Now the primary image I try to impart is what I call the Absorption Rate. This is calculated as follows: beginning with inventory on a certain date (say 3-31-12), I collect data for all sales of the same type of property for the 12 months (365 days) including and prior to the date of the inventory count. Using that end of March date, I gather the total number of solds from April 1, 2011 thru and including March 31, 2012.

Take the year total sales and divide by 12. This gives a monthly average # sold over the last year. Then the current inventory count is divided by that calculation of average number of sales per month over the last year. A recent example in the charts available to the right side of this page would be as of March 31, 2012 for homes from $500,000 to $1,000,000.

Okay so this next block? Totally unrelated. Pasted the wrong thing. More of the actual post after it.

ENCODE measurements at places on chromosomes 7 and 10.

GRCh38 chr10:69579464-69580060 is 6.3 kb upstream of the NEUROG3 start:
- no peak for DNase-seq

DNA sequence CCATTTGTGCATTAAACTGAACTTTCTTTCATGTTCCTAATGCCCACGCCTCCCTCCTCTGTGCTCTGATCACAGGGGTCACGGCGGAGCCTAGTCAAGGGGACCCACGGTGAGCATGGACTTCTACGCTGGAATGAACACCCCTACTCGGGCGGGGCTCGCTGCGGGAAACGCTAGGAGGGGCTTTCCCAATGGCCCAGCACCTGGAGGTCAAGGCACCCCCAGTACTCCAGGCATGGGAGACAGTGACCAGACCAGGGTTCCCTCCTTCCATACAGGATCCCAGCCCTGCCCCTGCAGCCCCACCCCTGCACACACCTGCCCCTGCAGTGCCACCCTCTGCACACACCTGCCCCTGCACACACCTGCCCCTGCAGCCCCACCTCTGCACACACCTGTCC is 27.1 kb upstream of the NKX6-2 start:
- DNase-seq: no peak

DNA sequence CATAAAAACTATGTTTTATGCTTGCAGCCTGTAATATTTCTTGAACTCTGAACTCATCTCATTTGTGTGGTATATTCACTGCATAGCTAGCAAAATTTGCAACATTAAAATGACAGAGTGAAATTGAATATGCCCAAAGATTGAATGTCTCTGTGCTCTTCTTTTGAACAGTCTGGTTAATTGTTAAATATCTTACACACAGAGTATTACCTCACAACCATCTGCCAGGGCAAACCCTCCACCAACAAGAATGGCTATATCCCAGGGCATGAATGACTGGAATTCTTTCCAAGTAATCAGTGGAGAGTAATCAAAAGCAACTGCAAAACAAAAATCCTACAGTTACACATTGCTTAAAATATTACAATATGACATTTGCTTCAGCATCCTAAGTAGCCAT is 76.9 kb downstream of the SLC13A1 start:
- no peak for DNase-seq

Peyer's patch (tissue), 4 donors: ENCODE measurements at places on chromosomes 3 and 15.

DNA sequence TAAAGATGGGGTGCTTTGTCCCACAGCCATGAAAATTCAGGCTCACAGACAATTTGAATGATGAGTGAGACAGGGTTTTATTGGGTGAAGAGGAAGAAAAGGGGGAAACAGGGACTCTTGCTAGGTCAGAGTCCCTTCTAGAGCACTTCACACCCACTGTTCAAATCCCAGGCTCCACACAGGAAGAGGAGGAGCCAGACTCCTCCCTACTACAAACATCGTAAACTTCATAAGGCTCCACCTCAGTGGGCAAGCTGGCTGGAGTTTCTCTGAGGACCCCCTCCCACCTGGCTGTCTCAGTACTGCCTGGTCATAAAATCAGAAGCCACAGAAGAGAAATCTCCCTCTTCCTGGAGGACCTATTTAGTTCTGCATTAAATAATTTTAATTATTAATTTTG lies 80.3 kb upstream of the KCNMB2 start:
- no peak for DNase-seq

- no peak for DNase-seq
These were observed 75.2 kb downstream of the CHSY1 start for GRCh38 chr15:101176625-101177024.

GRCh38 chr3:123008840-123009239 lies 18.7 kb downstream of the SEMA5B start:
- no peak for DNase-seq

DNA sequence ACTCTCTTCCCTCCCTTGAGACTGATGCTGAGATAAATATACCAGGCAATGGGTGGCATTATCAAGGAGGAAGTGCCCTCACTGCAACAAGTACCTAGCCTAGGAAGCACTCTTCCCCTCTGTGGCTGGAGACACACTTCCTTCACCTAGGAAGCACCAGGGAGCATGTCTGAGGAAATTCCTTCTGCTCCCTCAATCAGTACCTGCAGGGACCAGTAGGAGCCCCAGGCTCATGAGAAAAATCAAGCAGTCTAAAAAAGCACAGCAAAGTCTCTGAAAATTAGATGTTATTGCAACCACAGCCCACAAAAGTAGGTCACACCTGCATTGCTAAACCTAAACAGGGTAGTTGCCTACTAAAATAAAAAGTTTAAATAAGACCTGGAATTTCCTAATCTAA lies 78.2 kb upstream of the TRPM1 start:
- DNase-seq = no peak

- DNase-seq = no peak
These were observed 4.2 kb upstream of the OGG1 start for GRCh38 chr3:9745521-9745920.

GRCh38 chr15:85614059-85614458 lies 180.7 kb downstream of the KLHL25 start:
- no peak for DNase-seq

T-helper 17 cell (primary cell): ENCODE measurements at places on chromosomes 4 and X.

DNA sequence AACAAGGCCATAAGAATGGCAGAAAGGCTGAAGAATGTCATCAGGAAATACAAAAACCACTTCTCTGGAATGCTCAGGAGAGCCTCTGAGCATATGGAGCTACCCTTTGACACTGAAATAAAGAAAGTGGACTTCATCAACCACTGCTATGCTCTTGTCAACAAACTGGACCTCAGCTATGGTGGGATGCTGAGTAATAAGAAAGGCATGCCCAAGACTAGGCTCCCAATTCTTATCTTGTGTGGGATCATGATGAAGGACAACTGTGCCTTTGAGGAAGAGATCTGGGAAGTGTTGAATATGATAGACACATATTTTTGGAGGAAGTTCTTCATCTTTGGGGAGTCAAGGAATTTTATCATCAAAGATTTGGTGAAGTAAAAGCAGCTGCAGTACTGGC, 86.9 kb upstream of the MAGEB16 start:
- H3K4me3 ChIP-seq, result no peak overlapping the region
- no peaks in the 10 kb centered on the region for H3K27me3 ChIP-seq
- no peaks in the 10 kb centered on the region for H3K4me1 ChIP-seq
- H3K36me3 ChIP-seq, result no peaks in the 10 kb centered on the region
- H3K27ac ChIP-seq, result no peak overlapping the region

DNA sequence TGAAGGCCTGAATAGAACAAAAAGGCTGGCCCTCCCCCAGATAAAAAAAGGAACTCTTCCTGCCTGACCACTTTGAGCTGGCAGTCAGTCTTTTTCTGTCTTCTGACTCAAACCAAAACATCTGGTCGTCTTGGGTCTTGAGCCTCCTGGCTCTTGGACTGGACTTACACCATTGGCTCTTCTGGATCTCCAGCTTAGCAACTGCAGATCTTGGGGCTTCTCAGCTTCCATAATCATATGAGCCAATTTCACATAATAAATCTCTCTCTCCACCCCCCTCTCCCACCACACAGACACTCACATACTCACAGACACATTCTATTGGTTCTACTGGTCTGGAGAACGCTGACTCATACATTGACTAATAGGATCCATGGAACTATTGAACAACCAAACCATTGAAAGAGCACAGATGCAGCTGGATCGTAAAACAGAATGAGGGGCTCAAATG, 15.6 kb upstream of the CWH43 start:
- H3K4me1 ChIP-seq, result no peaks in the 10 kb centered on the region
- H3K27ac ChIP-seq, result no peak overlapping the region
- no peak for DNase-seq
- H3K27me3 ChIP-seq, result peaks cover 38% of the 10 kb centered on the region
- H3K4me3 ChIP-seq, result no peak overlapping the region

The inventory was 390 homes. For the previous 12 months, 280 homes had sold. That would be an average of 23.33 per month. So 390 divided by 23.33 gives you the answer of 16.72 which means it would take 16.72 months to sell all current inventory based on a current trend line of reported sales.

This is meaningful to both buyers and sellers for various reasons. For a seller, finding out a home in his/her price range might take more than 16 months to sell (on average) means some steps might be taken to sell sooner rather than later. Price is the first thing a buyer looks at so if you are a seller and don’t want to wait 16+ months, lowering your asking price is one surefire method of getting attention.